United States District Court, D. Montana, Butte Division
FINDINGS AND RECOMMENDATION OF UNITED STATES
JEREMIAH C. LYNCH UNITED STATES MAGISTRATE JUDGE.
case comes before the Court on state pro se petitioner Cyle
Keith Kokot's application for writ of habeas corpus under
28 U.S.C. § 2254.
a conviction for Sexual Assault in Montana's Eighteenth
Judicial District, Gallatin County, Kokot was sentenced to
the Montana State Prison for 25-years, with 10 of those years
suspended. (Doc. 1 at l.) In 2018, Kokot became parole eligible
and made his initial appearance before the Montana Parole
Board ("the Board"). Id. Kokot's
parole was denied. Id. The Board advised Kokot to
obtain victim impact programming and complete any additional
programs available to him at the prison; Kokot was scheduled
to reappear before the Board in August of 2020.
same time Kokot filed his petition in this Court, he also
filed a nearly identical habeas petition in the Montana
Supreme Court. Cf, (Doc. 1) with, Kokot v. State, OP
18-0620, Pet. (filed Oct. 31, 2018). In both matters, Kokot
argued that his right to due process was violated when
Gallatin County Attorney Marty Lambert was allowed to make
"confidential" statements to the Board to which
Kokot was not given the opportunity to respond or defend
himself and that he has a reasonable expectation of parole
due to his compliance with administrative rules and
procedures. See e.g., (Doc. 1 at 1-2.) Kokot requests that he
be provided a new parole hearing and that the Gallatin County
Attorney's Office be prevented from continuing its
purportedly malicious activities. Id. at 2.
denying his petition, the Montana Supreme Court held Kokot
had neither a liberty interest nor a reasonable expectation
of parole because his crimes were committed after 1989.
Kokot v. State, OP 18-0620, Or. at 3 (Mont. Nov. 13,
2018) (citing Worden v. Board of Pardons and Parole,
1998 MT 168, ¶42, 289 Mont. 459, 962 P.2d 1157).
Court also determined Kokot had been provided a fair hearing.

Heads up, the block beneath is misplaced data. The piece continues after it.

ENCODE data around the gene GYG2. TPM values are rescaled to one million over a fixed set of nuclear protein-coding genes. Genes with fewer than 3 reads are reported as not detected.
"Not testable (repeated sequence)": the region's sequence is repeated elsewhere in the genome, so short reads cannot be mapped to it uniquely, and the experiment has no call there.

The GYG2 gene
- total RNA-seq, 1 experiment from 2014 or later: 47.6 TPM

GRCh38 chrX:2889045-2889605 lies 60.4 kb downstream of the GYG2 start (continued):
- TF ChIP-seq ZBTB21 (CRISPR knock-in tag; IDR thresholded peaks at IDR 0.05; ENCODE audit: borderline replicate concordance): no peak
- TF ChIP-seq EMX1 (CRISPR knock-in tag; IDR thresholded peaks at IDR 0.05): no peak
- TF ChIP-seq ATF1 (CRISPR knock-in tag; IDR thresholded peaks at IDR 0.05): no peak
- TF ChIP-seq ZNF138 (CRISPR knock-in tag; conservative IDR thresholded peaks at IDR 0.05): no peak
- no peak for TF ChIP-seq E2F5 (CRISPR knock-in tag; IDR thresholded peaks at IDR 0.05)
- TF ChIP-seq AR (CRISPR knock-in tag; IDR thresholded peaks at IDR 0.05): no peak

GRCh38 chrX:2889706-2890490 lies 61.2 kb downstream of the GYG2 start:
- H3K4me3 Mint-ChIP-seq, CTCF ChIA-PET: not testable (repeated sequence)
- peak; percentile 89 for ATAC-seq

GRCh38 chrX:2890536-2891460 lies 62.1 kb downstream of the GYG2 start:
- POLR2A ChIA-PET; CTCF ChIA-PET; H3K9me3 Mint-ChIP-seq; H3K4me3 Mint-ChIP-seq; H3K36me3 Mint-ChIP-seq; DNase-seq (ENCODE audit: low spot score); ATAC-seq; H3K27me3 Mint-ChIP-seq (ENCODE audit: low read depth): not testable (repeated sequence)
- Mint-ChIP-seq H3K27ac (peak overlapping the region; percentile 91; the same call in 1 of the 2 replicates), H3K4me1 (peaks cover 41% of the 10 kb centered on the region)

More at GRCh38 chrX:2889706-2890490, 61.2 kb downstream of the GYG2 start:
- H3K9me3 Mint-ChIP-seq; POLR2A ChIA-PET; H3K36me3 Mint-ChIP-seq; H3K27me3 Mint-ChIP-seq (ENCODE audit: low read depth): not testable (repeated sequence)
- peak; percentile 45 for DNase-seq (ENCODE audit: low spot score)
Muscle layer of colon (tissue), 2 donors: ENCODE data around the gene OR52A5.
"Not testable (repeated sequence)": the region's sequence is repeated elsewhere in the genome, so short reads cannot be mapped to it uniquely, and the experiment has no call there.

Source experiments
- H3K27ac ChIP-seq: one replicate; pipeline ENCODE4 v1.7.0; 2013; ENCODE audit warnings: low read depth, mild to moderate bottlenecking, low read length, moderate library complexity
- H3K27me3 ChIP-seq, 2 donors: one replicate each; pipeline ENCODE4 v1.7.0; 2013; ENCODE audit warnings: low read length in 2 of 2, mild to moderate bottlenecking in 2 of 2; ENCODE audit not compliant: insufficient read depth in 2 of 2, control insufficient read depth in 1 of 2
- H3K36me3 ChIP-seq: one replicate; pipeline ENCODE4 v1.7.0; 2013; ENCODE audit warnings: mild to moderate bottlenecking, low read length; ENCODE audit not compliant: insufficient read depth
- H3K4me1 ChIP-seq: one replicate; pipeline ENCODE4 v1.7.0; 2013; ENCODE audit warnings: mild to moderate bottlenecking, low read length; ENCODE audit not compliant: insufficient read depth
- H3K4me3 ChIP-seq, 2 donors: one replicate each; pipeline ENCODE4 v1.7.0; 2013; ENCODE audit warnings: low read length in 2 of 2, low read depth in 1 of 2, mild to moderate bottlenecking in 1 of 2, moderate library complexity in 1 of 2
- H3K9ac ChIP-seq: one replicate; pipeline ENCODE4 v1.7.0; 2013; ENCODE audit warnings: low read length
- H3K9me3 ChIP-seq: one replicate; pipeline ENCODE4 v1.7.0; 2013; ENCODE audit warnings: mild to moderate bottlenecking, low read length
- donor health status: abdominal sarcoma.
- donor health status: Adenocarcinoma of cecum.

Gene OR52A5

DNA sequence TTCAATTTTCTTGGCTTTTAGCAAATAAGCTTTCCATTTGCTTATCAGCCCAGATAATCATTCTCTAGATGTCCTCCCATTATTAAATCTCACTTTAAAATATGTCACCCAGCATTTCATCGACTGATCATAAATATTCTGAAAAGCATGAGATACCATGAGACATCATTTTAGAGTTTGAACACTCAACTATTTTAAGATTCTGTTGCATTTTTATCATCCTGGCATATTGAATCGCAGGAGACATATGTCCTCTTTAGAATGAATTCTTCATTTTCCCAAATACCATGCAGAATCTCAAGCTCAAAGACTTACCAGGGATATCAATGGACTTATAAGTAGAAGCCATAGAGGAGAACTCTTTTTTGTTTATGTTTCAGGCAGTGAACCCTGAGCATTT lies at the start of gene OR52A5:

Id. at 2. Under Montana law, the Board has broad
discretion to consider any relevant information regarding
each prisoner. This information includes: "the
circumstances of his offense, his previous social history and
criminal record, his conduct, employment and attitude in
prison, and the reports of any physical and mental
examination that have been made." Id. at 2
(citing McDermott v. McDonald, 2001 MT 89, ¶20,
305 Mont. 166, 24 P.3d 200, quoting §46-23-202, MCA
(1985)). The Court observed, under this broad grant of
authority, the Board was free to consider information from
any interested person, including criminal justice
authorities, a group to which County Attorney Lambert
belonged. Id. at 2. While Kokot may have not been
provided an opportunity to specifically rebut Lambert's
statements, Kokot was provided the opportunity to be heard
and provided with a written copy of the Board's decision
denying his parole. Id. at 2-3. Thus, due process
was not offended. Id. at 2.
the Court noted that the Board also has sole authority and
discretion to schedule parole hearings. Id. at 3.
Kokot's scheduled reappearance in 2020 did not affect the
length of the net 15-year sentence he was serving. In sum,
Kokot failed to demonstrate his incarceration was illegal.
explained below, because Kokot's claims do not survive
deferential review under the Antiterrorism and Effective
Death Penalty Act ("AEDPA"), his petition should be
Application of AEDPA
Kokot filed his federal habeas petition after April 24, 1996,
his petition is governed by the AEDPA, 28 U.S.C. §2254.
Woodford v. Garceau, 538 U.S. 202, 204 (2003). Under
§2254(d)(1), a federal court must deny habeas relief
with respect to any claim adjudicated on the merits in a
state court proceeding unless the proceeding "resulted
in a decision that was contrary to, or involved an
unreasonable application of, clearly established Federal law,
as determined by the Supreme Court of the United
federal review, there is a highly deferential standard for
state court rulings which "demands that state-court
decisions be given the benefit of the doubt." Renico
v. Lett, 559 U.S. 776, 773 (2010). The petitioner
carries the burden of proof under this standard, and it is
"difficult to meet." Cullen v. Pinholster,
563 U.S. 170, 182 (2011). For relief to be granted, "a
state court merits ruling must be so lacking in justification
that there was an error... beyond any possibility for fair
minded disagreement." Bemore v. Chappell, 788
F.3d 1151, 1160 (9th Cir. 2015).
the state and federal habeas petitions were filed
simultaneously, Kokot did not explain upon what basis he
found the Montana Supreme Court decision to be contrary to or
involving an unreasonable application of federal law. But, a
review of the federal standards at ...